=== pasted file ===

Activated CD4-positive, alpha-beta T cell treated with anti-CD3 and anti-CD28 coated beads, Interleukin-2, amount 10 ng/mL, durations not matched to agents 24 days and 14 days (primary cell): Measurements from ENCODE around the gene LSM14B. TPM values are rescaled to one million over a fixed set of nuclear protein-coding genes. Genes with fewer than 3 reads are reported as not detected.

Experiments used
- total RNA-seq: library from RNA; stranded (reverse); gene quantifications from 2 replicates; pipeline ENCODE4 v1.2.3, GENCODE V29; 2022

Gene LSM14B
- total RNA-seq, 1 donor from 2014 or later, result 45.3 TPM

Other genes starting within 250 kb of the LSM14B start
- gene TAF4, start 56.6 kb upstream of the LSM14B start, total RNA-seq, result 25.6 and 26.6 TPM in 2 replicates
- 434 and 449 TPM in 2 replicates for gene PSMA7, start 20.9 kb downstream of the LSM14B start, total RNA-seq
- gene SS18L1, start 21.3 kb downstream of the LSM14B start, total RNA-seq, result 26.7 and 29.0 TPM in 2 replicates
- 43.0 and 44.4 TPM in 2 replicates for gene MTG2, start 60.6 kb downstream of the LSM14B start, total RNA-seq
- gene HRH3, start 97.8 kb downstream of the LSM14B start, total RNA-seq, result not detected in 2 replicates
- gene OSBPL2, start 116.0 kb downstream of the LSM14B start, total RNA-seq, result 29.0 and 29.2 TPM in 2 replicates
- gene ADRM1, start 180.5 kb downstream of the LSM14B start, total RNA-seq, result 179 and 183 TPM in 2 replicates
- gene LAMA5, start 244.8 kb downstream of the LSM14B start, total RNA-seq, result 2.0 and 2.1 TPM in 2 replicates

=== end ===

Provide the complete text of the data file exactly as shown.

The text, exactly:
Activated CD4-positive, alpha-beta T cell treated with anti-CD3 and anti-CD28 coated beads, Interleukin-2, amount 10 ng/mL, durations not matched to agents 24 days and 14 days (primary cell): Measurements from ENCODE around the gene LSM14B. TPM values are rescaled to one million over a fixed set of nuclear protein-coding genes. Genes with fewer than 3 reads are reported as not detected.

Experiments used
- total RNA-seq: library from RNA; stranded (reverse); gene quantifications from 2 replicates; pipeline ENCODE4 v1.2.3, GENCODE V29; 2022

Gene LSM14B
- total RNA-seq, 1 donor from 2014 or later, result 45.3 TPM

Other genes starting within 250 kb of the LSM14B start
- gene TAF4, start 56.6 kb upstream of the LSM14B start, total RNA-seq, result 25.6 and 26.6 TPM in 2 replicates
- 434 and 449 TPM in 2 replicates for gene PSMA7, start 20.9 kb downstream of the LSM14B start, total RNA-seq
- gene SS18L1, start 21.3 kb downstream of the LSM14B start, total RNA-seq, result 26.7 and 29.0 TPM in 2 replicates
- 43.0 and 44.4 TPM in 2 replicates for gene MTG2, start 60.6 kb downstream of the LSM14B start, total RNA-seq
- gene HRH3, start 97.8 kb downstream of the LSM14B start, total RNA-seq, result not detected in 2 replicates
- gene OSBPL2, start 116.0 kb downstream of the LSM14B start, total RNA-seq, result 29.0 and 29.2 TPM in 2 replicates
- gene ADRM1, start 180.5 kb downstream of the LSM14B start, total RNA-seq, result 179 and 183 TPM in 2 replicates
- gene LAMA5, start 244.8 kb downstream of the LSM14B start, total RNA-seq, result 2.0 and 2.1 TPM in 2 replicates